I enjoyed Bolt, but don’t think it deserves nomination over Horton Hears a Who!– it’s good fun, and has an emotional ending, but you can still see the Disney formula from stinkers like Home on the Range affecting it. For example, superstar Miley Cyrus voices Penny, but her character is given no real depth. She’s there to get Hannah Montana fans into seats. In fact, according to IMDb, Chloe Moretz (Dirty Sexy Money) had already voiced the role of Penny before Cyrus was brought in to overdub it. They should have stuck with a real actress. John Travolta voices Bolt and does a fine job disappearing into the part. Susie Essman- the foul-mouthed wife of Jeff Garlin from “Curb Your Enthusiasm,” steals the show as Mittens the New Yawk street cat who shakes down pigeons and teaches Bolt how easily humans throw away their pets like so much garbage. She’s nearly upstaged by the crazy TV fanboy hamster Rhino (Mark Walton), who was just a little too crazy for me. I’m sure the kids loved him.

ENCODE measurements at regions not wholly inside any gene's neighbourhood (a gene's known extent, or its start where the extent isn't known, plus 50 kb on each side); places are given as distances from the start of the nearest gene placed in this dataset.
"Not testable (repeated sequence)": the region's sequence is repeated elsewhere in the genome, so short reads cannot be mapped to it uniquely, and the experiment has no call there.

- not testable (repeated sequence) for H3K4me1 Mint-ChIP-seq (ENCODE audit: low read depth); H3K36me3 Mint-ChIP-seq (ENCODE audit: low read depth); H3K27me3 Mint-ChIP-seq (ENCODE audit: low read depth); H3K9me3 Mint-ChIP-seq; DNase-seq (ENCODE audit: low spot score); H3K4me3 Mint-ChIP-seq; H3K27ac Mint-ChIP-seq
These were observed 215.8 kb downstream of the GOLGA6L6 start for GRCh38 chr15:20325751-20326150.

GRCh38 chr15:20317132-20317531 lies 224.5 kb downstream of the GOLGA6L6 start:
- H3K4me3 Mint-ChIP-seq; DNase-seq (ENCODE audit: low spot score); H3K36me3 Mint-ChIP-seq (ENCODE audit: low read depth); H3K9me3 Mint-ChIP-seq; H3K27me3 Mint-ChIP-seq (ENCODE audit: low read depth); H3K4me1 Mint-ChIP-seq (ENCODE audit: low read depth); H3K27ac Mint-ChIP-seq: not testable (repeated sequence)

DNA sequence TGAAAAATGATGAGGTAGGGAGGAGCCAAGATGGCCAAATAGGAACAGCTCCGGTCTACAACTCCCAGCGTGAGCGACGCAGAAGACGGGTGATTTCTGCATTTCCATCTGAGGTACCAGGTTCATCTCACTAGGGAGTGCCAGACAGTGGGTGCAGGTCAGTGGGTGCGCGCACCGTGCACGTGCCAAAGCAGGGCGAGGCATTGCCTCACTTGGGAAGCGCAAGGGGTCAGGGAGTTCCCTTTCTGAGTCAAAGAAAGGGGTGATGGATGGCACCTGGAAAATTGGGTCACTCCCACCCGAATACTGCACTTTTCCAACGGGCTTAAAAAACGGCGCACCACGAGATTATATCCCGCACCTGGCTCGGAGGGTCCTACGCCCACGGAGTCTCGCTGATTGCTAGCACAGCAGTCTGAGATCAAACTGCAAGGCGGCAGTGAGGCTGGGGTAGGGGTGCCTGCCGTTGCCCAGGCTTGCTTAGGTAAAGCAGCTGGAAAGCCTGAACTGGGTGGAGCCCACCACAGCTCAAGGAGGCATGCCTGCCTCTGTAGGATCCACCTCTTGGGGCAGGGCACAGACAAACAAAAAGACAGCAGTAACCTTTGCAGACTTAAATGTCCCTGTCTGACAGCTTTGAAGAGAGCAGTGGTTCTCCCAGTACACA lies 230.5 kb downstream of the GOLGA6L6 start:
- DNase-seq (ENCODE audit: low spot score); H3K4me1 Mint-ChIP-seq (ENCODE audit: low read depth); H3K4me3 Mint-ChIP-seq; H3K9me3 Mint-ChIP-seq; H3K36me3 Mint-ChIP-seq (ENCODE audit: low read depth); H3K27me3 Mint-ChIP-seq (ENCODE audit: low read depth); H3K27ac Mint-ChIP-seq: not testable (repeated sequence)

The humans are all Hollywood caricatures, meant to make us feel like little Hollywood insiders. Part of me wanted the whole “He’s a TV star who thinks it’s real!” gimmick to go away, and actually watch Penny and Bolt escape from endless attack helicopters, but kids have to get their dose of vitamins and irony these days. I can see Disney not wanting to tread on Pixar’s toes when Lasseter & co. have had a lock on the classic sentimental cartoon for decades, but this story feels a little too much like a Hollywood pitch. There’s a hilarious and exciting sequence where Bolt & co. escape from a shelter, and I found the ending genuinely touching, but there was just a little too much cliche here and there for me to consider this great instead of good, even in the small pond of Best Animated Features of 2008. Horton got robbed. TraBolta!!!!